Hey, this is New York City. No one’s going to give you what you want here. No one’s going to just hand it over. That’s not how it works. Not here in Gotham. You have to go after it. You have to take it. If you don’t, someone else will.
In No. 4 Kentucky’s 74-67 loss to a previously middling Ohio State at the Barclays Center on Saturday, there were several key moments when the Cats went after the basketball — be it off the glass, or on the loose, or on the floor — and somehow, some way, the ball ended up with Ohio State, and somehow, some way, the Buckeyes always seemed to make the Cats pay.
“Winning basketball,” lamented UK coach John Calipari afterward. “We’re not playing winning basketball.”
At the end of the first half, UK’s Isaiah Briscoe forces a shot off a hard drive to the basket. Out of position, Marcus Lee is called for an over-the-back foul on the rebound. Ohio State gets the ball and when freshman guard JaQuan Lyle nails a deep three just before the first-half buzzer, the Buckeyes take a 37-25 lead.
Second half, UK is on the comeback trail. Jamal Murray has gone mad, firing in threes at an epic clip, converting creative shots off the dribble. The freshman is just starting to heat up, making back-to-back threes, when Skal Labissiere can’t hold onto a defensive rebound. Ohio State claims it and kicks it out to an open Marc Loving for a three with 12:19 left.
Next possession, Murray steals an Ohio State in-bounds pass only to have the Cats turn it right back to the Buckeyes before Kentucky can even cross halfcourt. Guess the result. You got it. A.J. Harris hits a three and the Buckeyes are up 55-39.
Then when Kentucky is finally making some headway, chopping the Ohio State lead to seven points at 59-52, Lee misses a shot inside — but worse, Alex Poythress can’t hold the rebound. Calipari all but has a stroke on the UK sideline, waving his arms and punching the air furiously, while at the other end Ohio State’s Keita Bates-Diop scores to make it 61-52 Buckeyes.
“I mean, late there were three or four rebounds, you bring it in, we’re right there. We have our chance,” Calipari said later. “You don’t bring it in, they lay it in and it’s an and-one or whatever, you don’t have a chance to win.”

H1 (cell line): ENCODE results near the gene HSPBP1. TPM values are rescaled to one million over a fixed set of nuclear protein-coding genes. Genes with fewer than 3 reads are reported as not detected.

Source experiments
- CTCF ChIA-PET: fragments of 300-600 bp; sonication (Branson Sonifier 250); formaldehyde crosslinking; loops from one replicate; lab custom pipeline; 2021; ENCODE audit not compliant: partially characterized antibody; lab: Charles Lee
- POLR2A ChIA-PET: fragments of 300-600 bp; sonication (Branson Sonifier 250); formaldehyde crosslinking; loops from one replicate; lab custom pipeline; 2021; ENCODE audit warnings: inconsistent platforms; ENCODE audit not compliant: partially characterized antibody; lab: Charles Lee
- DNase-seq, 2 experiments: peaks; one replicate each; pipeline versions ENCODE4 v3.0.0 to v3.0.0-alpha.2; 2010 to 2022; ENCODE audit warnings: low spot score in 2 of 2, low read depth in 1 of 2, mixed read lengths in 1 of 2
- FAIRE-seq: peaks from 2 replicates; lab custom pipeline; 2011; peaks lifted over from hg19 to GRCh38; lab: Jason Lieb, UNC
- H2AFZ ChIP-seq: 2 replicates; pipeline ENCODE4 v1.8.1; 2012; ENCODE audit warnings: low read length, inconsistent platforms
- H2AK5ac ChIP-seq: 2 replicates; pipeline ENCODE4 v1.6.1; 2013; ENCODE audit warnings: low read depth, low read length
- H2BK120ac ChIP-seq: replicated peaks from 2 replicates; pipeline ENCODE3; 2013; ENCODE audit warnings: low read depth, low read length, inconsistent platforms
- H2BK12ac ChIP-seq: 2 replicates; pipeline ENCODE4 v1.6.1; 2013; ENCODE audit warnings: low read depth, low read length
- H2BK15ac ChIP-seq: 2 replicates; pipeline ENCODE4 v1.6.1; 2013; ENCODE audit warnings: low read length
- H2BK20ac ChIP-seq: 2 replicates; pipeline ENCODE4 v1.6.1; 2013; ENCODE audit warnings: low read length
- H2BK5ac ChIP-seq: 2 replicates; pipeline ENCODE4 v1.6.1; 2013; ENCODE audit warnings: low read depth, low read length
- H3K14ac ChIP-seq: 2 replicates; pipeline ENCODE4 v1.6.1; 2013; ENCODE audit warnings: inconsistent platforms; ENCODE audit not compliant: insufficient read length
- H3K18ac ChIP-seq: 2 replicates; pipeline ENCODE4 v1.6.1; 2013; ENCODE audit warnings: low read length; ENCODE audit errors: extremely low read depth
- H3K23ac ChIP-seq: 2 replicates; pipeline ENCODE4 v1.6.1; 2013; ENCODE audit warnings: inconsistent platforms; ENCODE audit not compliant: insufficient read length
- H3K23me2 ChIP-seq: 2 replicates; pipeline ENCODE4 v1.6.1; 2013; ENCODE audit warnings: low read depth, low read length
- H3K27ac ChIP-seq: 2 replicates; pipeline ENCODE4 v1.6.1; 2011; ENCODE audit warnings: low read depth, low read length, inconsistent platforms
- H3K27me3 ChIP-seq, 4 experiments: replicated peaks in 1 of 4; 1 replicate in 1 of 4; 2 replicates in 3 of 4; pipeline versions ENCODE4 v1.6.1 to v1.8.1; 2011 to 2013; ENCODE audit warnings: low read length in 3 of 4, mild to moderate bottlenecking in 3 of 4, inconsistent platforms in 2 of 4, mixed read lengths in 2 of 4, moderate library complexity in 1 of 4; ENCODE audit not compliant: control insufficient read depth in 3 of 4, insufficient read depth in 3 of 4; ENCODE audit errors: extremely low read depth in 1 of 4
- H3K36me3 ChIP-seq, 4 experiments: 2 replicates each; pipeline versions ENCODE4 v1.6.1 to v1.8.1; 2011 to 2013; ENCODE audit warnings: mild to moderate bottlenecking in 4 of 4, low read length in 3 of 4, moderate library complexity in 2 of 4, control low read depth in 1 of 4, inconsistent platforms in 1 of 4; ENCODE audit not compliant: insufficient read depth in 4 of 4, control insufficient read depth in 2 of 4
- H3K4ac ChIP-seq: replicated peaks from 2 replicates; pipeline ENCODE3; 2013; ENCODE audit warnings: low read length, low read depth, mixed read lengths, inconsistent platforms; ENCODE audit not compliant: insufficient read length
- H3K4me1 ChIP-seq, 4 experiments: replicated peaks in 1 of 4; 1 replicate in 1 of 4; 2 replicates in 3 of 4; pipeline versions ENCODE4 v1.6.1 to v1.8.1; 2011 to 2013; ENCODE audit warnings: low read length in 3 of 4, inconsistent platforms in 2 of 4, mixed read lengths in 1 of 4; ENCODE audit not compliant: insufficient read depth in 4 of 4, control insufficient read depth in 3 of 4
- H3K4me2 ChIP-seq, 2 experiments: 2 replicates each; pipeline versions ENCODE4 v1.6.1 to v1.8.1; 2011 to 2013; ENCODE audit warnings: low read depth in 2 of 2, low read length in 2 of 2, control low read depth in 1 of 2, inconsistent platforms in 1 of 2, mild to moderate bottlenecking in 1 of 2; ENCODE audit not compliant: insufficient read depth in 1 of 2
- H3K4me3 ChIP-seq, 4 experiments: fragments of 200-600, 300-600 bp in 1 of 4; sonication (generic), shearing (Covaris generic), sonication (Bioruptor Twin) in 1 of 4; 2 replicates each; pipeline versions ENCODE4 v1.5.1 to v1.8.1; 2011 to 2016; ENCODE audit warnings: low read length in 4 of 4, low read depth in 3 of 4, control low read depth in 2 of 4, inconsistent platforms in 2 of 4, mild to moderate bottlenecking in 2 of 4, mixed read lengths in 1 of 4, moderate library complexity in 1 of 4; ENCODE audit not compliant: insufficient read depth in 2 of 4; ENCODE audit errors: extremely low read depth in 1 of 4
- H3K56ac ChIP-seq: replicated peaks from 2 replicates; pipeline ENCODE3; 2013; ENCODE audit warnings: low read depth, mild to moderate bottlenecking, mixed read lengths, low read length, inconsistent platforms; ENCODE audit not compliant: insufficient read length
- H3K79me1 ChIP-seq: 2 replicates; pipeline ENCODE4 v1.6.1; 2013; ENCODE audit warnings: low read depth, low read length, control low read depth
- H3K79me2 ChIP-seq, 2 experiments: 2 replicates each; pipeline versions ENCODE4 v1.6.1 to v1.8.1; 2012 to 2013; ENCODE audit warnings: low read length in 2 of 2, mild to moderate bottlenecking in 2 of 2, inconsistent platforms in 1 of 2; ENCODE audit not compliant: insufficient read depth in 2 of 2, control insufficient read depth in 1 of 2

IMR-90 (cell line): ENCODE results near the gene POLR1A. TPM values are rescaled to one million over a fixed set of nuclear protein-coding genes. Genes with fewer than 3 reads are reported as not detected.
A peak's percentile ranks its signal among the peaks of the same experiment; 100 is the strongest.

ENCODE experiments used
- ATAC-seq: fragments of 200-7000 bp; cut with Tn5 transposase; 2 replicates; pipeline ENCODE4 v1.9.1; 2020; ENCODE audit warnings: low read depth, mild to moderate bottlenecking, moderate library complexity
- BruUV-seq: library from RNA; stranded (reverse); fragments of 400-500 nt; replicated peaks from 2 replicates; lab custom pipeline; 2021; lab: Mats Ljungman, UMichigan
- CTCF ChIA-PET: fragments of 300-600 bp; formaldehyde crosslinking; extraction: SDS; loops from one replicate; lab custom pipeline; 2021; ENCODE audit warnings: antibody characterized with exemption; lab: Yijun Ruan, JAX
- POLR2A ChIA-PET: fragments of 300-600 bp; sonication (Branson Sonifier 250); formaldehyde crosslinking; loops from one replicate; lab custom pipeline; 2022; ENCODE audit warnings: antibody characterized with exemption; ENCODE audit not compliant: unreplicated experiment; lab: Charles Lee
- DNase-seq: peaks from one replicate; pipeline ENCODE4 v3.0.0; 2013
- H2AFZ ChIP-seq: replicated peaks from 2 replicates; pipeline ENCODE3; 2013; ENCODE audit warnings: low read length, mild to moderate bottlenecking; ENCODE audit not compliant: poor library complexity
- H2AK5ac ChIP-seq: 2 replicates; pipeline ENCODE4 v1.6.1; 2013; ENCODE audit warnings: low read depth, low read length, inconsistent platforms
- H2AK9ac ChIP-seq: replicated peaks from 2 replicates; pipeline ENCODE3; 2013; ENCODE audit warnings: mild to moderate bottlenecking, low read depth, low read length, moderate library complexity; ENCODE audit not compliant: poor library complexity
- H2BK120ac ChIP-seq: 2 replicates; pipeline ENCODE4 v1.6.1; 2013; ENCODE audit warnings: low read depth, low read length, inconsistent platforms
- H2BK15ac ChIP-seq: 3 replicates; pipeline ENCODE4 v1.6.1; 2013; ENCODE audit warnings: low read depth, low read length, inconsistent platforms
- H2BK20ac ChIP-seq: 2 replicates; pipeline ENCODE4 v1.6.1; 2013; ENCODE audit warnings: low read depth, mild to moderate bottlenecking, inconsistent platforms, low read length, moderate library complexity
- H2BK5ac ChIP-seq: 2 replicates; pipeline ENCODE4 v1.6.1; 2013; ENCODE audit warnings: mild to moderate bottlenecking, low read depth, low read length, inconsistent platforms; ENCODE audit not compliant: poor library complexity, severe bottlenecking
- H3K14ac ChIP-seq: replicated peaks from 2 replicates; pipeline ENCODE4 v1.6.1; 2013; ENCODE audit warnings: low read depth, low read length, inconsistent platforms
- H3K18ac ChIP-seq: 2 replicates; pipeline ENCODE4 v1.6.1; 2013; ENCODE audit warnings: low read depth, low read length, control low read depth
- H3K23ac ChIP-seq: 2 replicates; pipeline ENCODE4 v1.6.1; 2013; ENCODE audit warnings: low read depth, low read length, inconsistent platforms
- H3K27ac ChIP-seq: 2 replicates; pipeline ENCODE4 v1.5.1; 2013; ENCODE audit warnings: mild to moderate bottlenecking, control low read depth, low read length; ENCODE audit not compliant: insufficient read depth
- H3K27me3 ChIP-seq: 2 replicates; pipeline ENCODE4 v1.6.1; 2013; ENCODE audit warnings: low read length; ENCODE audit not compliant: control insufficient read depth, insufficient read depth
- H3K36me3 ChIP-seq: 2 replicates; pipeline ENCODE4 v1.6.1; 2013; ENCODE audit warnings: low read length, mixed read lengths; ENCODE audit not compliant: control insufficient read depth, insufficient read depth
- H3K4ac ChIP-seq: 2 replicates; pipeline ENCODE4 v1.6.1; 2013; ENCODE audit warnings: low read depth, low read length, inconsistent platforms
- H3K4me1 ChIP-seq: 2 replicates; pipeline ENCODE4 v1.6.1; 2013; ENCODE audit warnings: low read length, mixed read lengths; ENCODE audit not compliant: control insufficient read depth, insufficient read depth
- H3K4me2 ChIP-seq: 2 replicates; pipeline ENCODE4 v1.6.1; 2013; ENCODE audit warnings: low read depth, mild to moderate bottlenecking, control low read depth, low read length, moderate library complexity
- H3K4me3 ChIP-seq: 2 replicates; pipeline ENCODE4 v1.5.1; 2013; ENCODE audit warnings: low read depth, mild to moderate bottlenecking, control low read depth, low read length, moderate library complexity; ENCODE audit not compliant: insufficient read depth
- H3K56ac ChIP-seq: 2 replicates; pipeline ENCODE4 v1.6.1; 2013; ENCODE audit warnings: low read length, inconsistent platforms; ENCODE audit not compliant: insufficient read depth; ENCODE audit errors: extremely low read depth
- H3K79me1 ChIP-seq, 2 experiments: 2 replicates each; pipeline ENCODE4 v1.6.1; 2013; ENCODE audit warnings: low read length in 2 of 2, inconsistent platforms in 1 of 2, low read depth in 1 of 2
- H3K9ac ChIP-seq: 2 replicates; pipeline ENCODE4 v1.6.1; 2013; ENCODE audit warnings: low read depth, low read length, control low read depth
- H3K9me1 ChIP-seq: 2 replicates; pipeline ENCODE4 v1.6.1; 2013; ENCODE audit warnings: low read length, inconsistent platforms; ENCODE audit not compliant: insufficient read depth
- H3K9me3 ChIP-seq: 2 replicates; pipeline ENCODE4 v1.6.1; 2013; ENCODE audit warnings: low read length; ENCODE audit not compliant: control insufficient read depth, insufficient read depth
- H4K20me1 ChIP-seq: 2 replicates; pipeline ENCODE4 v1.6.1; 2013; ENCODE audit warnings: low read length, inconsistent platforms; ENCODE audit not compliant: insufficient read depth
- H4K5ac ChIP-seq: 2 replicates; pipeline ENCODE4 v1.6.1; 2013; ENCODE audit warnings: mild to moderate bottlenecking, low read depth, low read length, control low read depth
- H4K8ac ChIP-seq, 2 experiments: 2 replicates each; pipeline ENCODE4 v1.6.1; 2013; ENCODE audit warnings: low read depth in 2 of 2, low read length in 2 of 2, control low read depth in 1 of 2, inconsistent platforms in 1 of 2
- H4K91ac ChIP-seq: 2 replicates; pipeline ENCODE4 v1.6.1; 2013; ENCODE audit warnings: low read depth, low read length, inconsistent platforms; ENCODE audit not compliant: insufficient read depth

If you can stand it, here’s one last example. Labissiere misses a shot inside, the ball is batted out where a wild scramble ensues. It seems for a moment that Kentucky is going to come up with the 50-50 ball, but instead it is Thad Matta’s team that comes out of the scrum with the ball, and in a hurry. In trying to prevent a runout, UK’s Tyler Ulis is called for the intentional foul with 2:56 left. Kam Williams makes both free throws.
“These guys have just played basketball in the past,” Calipari said. “Now we’ve got to teach them how to win.”
From the opening tip, Ohio State played like the team hungry to win. Tired of being dissed and discounted, the then-5-5 Buckeyes played “with a chip on our shoulder,” said Loving, a junior.
After losing to UCLA on the West Coast, Kentucky opened on the East Coast in much the same fashion — “on our heels,” Calipari said — falling behind to the aggressor. Only when the Cats trailed by 16 did they appear to realize the clock was ticking, and even then they hitched their star to Murray’s heroics in hopes of a miracle comeback that came up short.
It doesn’t help that the same UCLA team that beat the Cats got waxed in Saturday’s opening game of the CBS Sports Classic, falling 89-76 to North Carolina, which was without its best inside player, Kennedy Meeks.
“I want them to be farther along than they are,” said Calipari afterward of his team. “But (we) are where we are right now.”
Going into the Christmas break, a week away from the Louisville game, Kentucky is a talented but young team that has been given a couple of hard early lessons. Whether it’s learned those lessons, we’ll soon find out.
Kentucky men’s basketball next five games
Dec. 26 Louisville (noon/CBS)
Jan. 2 Ole Miss (7 p.m./SEC)
Jan. 5 @LSU (9 p.m./ESPN)
Jan. 9 @Alabama (6 p.m./SEC)
Jan. 12 Mississippi State (7 p.m./ESPN)